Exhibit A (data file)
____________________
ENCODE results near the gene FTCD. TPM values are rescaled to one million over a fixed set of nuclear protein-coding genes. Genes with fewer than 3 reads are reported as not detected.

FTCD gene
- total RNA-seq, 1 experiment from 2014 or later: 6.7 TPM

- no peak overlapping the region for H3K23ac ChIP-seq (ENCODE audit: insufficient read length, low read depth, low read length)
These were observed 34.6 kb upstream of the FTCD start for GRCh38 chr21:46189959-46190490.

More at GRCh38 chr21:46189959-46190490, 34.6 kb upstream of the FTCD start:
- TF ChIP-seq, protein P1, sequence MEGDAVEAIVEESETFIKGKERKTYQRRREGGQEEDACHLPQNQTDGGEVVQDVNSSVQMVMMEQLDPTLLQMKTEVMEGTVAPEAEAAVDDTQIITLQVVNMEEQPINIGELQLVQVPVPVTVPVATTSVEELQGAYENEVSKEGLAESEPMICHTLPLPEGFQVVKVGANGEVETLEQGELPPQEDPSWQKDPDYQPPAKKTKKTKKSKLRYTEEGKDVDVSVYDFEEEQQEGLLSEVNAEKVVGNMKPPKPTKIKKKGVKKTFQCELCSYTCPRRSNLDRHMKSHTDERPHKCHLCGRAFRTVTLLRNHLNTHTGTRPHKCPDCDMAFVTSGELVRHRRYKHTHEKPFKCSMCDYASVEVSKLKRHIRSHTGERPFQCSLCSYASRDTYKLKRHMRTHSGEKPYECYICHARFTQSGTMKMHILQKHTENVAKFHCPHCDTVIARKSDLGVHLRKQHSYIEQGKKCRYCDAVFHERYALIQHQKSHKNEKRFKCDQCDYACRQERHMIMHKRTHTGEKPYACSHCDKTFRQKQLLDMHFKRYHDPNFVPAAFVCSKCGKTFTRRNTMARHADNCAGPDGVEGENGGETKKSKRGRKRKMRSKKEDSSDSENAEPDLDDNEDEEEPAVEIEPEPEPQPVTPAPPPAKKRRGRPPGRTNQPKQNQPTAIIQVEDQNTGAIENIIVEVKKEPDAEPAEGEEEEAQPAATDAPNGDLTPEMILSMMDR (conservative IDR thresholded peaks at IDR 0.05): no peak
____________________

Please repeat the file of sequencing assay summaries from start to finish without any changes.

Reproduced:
ENCODE results near the gene FTCD. TPM values are rescaled to one million over a fixed set of nuclear protein-coding genes. Genes with fewer than 3 reads are reported as not detected.

FTCD gene
- total RNA-seq, 1 experiment from 2014 or later: 6.7 TPM

- no peak overlapping the region for H3K23ac ChIP-seq (ENCODE audit: insufficient read length, low read depth, low read length)
These were observed 34.6 kb upstream of the FTCD start for GRCh38 chr21:46189959-46190490.

More at GRCh38 chr21:46189959-46190490, 34.6 kb upstream of the FTCD start:
- TF ChIP-seq, protein P1, sequence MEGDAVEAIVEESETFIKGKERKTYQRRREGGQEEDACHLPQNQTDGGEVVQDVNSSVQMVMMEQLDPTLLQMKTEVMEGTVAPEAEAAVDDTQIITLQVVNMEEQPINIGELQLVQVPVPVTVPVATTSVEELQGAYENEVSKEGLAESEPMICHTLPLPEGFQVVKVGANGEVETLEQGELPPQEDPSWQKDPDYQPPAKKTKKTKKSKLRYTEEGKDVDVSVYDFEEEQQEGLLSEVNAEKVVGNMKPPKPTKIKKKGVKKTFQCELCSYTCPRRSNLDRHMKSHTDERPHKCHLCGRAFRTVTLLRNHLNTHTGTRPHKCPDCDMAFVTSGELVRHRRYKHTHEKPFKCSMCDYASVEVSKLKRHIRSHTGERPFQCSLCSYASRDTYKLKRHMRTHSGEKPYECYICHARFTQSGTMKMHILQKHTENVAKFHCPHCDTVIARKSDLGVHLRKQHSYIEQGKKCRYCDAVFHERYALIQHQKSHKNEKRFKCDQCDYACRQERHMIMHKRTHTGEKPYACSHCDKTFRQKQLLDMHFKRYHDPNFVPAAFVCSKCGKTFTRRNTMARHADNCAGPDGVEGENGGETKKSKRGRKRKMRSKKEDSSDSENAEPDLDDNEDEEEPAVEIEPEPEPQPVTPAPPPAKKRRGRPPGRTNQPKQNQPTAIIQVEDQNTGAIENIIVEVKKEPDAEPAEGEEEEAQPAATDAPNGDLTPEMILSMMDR (conservative IDR thresholded peaks at IDR 0.05): no peak